WASHINGTON – The Federal Communications Commission is opening up unused airwaves between television channels for wireless broadband networks that will be more powerful and can reach farther than today’s Wi-Fi hotspots.
The five-member FCC voted unanimously Thursday to allow the use of so-called “white spaces” in the broadcast TV spectrum to deliver broadband connections that can function like Wi-Fi networks on steroids. The agency is calling the new technology “super Wi-Fi” and hopes to see devices with the technology start to appear within a year.
FCC Chairman Julius Genachowski said white spaces networks will serve as “a powerful platform for innovation,” driving billions in industry investment.
Leading technology companies, including Google Inc., Microsoft Corp. and Dell Inc., are eager to develop the market. They say television white spaces are ideally suited for broadband because they are able to penetrate walls, have plenty of capacity and can travel several miles.
Just like the spectrum used by Wi-Fi, white spaces will be available to all users for free, with no license required. The FCC hopes they will help ease strain on the nation’s increasingly crowded airwaves as more consumers go online using laptops and data-hungry smart phones.
Computer maker Dell, for one, envisions white spaces networks that will be able to send streaming video and other multimedia content to electronic devices around the home, deliver broadband to rural areas that currently lack high-speed Internet access and create “large-scale hot spots.”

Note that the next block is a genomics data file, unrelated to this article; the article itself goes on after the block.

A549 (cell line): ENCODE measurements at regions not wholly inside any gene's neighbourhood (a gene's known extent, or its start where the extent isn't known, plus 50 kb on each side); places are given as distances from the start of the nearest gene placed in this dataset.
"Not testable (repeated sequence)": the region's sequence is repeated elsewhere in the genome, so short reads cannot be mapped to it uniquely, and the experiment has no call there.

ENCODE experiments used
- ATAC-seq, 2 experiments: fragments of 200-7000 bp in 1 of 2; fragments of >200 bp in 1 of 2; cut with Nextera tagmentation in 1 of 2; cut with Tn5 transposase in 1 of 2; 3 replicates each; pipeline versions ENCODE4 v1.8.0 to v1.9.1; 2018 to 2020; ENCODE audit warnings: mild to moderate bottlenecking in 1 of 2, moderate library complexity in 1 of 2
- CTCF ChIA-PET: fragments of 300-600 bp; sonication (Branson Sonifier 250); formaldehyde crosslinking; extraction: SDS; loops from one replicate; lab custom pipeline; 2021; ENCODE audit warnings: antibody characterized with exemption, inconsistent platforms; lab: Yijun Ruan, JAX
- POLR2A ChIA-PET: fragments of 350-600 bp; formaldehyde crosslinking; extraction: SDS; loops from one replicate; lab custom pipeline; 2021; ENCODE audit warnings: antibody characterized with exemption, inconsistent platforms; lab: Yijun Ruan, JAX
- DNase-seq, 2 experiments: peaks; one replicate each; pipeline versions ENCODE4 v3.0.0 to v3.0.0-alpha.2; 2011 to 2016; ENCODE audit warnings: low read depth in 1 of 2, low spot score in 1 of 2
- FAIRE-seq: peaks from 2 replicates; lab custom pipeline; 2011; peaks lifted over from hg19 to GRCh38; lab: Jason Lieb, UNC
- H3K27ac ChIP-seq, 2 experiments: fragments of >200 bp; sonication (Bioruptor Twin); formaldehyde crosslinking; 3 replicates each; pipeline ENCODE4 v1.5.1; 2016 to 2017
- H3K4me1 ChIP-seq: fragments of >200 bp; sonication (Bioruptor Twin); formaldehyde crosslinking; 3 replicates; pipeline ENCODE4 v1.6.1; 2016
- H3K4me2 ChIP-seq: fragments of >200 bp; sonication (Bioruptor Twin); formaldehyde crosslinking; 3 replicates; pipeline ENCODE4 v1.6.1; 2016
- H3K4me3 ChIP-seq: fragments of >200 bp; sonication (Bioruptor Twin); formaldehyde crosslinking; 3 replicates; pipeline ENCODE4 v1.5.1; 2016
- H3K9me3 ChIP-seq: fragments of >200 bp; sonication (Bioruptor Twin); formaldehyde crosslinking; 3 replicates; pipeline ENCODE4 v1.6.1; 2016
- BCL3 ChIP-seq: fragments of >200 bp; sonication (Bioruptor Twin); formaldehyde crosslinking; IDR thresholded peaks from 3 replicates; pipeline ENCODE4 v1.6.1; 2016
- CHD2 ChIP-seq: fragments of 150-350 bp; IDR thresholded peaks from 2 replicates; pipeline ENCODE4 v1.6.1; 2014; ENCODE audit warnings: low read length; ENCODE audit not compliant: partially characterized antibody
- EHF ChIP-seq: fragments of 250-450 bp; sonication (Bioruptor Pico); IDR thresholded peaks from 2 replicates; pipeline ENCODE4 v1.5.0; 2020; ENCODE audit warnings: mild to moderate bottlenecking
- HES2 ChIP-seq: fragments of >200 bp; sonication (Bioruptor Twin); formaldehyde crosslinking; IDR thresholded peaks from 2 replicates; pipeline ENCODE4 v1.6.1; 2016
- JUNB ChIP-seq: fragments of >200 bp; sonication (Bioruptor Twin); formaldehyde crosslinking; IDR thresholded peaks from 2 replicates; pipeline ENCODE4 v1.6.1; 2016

“By opening this broadcast spectrum for Internet use, the commission is helping to unleash a whole new class of mobile wireless broadband services with applications that are nearly limitless,” Dell Chairman and Chief Executive Michael Dell said in a statement.
Although the FCC first voted to allow the use of white spaces for broadband nearly two years ago, the plan ran into serious opposition from television broadcasters worried about interference with their over-the-air signals. Wireless microphone manufacturers and users – including churches, theatres, karaoke bars and all types of performers – raised similar concerns.
Thursday’s vote mandates the creation of a database with a map of TV channels across the country as well as big wireless microphone users, such as Broadway theaters and sports leagues. White spaces networks and devices would be required to determine their own location and then consult the database to find vacant frequencies to use. The FCC is also setting aside at least two channels for minor users of wireless microphones.
David Donovan, president of the Association for Maximum Service Television, said the group will work with the FCC to develop the technical protections to safeguard television signals.